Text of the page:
Are you organizing your desk for a good reason, or are you putting off that presentation you don’t want to work on?

Advertising

Are you checking your email because you need to, or are you delaying those sales calls you should be making?

Are you washing the dishes to be a good Samaritan, or are you avoiding that report that’s due today?

There is nothing wrong with having a tidy desk, responding to emails, or being nice enough to do the dishes; but it would be silly to do these things while you have more pressing concerns that need to be addressed.

Advertising

7. Dedicate your decision making power to the right people.

Why should you waste your time trying to please people who will never appreciate you? If a person can’t accept you for who you are, then they aren’t worthy of your time. Be more selective about who you spend your time with, because friendships should be reserved for people you trust.

The fewer decisions you make, the more time you’ll have for the important things. Tell us how you set priorities in the comments, and feel free to share with anyone who might be helped by it.

Featured photo credit: crossroads/Carsten Tolkmit via flickr.com

More by this author

Daniel Wallen

Freelance Writer

10 Reasons Why New Year’s Resolutions Fail How to Stay Calm and Cool When You Are Extremely Stressful 9 Surprising Benefits of Being Single That No One Has Told You Before 7 Ways To Let Go Of Insecurity In Your Relationship How To Ask A Girl Out And Get A Yes (Almost) Every Time

Trending in Productivity

1 How to Effectively Manage a Heavy Workload at Work 2 Better Alternatives to New Year’s Resolutions to Reduce Your Stress 3 How Personal Finance Software Helps You Get More Out of Your Money 4 7 Steps For Making a New Year’s Resolution and Keeping It 5 How to Concentrate and Train Your Brain to Focus Better

Read Next

Advertising
Advertising
Advertising

Published on January 16, 2019

How to Effectively Manage a Heavy Workload at Work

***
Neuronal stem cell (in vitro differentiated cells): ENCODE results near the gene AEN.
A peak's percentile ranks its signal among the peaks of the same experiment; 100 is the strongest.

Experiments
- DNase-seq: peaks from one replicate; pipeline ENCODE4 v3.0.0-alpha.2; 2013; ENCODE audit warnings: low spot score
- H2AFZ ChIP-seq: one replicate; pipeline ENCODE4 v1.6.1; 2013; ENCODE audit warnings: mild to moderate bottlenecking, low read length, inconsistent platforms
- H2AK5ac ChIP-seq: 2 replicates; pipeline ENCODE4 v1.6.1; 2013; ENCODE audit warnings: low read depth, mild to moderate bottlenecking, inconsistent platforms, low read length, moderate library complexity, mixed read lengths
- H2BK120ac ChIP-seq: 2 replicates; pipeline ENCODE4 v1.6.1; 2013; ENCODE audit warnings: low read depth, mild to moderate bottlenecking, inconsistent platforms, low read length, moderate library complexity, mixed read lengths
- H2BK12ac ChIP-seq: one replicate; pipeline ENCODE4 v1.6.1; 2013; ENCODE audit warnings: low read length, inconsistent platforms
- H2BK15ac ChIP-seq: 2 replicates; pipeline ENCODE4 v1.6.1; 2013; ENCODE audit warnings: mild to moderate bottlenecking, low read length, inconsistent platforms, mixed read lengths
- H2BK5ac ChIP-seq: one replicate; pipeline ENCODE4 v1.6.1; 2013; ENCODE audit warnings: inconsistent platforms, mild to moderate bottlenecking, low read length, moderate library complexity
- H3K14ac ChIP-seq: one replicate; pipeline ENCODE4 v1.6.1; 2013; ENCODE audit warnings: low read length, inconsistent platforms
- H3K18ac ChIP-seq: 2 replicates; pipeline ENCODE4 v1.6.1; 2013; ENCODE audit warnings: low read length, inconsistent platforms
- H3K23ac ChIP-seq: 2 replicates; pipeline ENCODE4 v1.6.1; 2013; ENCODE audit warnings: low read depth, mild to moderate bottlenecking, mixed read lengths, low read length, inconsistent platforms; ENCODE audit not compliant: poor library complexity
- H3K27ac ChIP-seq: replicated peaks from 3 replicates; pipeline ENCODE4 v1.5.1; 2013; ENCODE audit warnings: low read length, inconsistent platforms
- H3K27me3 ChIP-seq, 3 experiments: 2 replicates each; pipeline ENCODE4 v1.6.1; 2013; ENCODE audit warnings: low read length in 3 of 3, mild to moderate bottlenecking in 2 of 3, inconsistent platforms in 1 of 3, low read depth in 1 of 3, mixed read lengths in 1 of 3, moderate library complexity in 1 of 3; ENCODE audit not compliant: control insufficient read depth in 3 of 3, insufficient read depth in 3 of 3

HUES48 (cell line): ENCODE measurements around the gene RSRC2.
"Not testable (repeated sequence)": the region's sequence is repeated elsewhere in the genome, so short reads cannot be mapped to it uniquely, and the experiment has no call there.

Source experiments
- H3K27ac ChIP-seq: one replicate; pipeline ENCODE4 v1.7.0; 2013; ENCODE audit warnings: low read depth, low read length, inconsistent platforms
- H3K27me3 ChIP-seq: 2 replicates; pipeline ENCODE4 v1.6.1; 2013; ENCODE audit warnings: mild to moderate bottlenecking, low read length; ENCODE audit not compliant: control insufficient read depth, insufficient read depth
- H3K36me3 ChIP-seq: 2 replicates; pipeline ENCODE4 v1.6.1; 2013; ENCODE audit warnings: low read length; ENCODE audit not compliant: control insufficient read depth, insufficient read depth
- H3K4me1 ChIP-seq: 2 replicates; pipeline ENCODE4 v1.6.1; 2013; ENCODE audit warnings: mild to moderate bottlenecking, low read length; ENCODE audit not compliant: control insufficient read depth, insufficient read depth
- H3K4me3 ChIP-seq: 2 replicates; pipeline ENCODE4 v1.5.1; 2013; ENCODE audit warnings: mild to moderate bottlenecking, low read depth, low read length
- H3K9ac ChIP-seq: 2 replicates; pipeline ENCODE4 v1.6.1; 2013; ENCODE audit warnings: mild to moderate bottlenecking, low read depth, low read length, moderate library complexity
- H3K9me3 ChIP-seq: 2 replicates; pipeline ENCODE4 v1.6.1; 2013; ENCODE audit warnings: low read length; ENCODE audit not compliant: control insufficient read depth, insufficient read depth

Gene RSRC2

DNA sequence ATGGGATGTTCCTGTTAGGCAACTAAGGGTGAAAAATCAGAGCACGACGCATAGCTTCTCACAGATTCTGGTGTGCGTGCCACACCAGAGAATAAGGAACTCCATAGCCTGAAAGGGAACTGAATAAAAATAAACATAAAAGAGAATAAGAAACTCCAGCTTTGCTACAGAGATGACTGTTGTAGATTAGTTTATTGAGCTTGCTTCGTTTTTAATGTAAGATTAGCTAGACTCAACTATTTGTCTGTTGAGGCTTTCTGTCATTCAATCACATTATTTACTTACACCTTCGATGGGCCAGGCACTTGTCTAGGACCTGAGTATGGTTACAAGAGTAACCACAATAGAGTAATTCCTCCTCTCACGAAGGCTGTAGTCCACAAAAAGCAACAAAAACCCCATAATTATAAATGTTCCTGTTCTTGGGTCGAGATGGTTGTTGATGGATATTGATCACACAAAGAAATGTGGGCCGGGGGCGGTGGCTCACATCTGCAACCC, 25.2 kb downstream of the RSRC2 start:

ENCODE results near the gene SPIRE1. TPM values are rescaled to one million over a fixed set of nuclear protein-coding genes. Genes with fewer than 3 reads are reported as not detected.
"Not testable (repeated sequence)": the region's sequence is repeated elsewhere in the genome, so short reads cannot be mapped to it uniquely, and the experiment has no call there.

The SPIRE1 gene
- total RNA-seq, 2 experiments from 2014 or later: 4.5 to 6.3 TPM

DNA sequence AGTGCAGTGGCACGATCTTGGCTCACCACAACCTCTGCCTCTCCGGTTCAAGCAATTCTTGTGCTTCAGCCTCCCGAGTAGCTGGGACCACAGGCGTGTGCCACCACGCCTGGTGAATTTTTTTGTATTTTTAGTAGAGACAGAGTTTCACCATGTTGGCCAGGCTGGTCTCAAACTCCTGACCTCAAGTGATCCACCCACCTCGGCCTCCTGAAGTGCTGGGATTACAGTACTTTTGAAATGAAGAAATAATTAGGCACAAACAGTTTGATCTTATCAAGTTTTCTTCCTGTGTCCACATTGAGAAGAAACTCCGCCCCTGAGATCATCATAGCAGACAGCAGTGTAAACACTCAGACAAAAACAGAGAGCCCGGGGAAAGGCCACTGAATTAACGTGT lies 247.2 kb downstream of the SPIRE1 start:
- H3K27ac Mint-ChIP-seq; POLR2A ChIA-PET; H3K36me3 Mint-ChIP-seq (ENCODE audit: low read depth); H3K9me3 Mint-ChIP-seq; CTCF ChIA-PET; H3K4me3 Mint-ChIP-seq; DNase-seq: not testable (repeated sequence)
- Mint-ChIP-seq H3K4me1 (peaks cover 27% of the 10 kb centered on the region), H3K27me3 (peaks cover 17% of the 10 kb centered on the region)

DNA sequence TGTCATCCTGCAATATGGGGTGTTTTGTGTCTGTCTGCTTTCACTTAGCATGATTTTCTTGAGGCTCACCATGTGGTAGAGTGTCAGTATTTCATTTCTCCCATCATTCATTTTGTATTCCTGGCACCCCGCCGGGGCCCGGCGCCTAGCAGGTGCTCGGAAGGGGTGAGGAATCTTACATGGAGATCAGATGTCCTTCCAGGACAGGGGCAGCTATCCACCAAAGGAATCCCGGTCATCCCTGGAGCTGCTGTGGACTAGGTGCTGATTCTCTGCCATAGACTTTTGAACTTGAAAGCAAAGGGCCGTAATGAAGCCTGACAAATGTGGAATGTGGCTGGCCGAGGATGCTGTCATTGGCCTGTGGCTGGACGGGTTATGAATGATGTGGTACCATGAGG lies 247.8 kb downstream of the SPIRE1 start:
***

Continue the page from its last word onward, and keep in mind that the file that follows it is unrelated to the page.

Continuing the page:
How to Effectively Manage a Heavy Workload at Work

We’re all busy, but sometimes we go through periods where the work piles up and it seems like it might never end.

You might have such a heavy workload that it feels too intimidating to even start.

You may have said yes to some or too many projects, and now you’re afraid you won’t be able to deliver.

That’s when you need to take a step back, take a deep breath, and start looking at what’s working and what’s not working.

Here’re 13 strategies you can use to get out from under your overwhelming workload:

1. Acknowledge You Can’t Do It All

Many of us have a tendency to think we can do more than we actually can. We take on more and more projects and responsibility and wear numerous hats.

We all have the opportunity to have and take on more work than we can reasonably expect to get done. Unfortunately, our workload is not static. Even now, while you are reading this article, I’m guessing that your inbox is filling up with fresh new tasks.

To make real, effective progress, you have to have both the courage and resourcefulness to say, “This is not working”. Acknowledge that you can’t do it all and look for better solutions.

At any given time in your life, there are likely many things that aren’t going according to plan. You have to be willing to be honest with yourself and those around you about what’s not working for you, both personally and professionally.

The more you exercise your ability to tell the truth about what’s working and what’s not working, the faster you’ll make progress.

2. Focus on Your Unique Strengths

Whether you’re an entrepreneur, a leader or working as part of a team, every individual has unique strengths they can bring to the table.

The challenge is that many people end up doing things that they’re simply not very good at.

In the pursuit of reaching your goals or delivering a project, people end up doing everything themselves or taking on things that don’t play to their unique strengths. This can result in frustration, overwhelm and overwork.

It can mean projects taking a lot longer to complete because of knowledge gaps, or simply not utilizing the unique strengths of other people you work with.

It is often not about how to complete this project more effectively but who can help deliver this project.

Advertising

So, what are your unique strengths that will ensure your workload is delivered more effectively? Here’re some questions to help you reflect:

  • Are you a great strategist?
  • Are you an effective planner?
  • Is Project Management your strength?
  • Is communication and bringing people together your strength?
  • Are you the ideas person?
  • Is Implementation your strength?

Think about how you can bring the biggest value to your work and the projects you undertake.

3. Use the Strengths of Your Team

One of the simplest ways to manage your workload effectively is to free up your time so you bring your highest level of energy, focus and strengths to each project.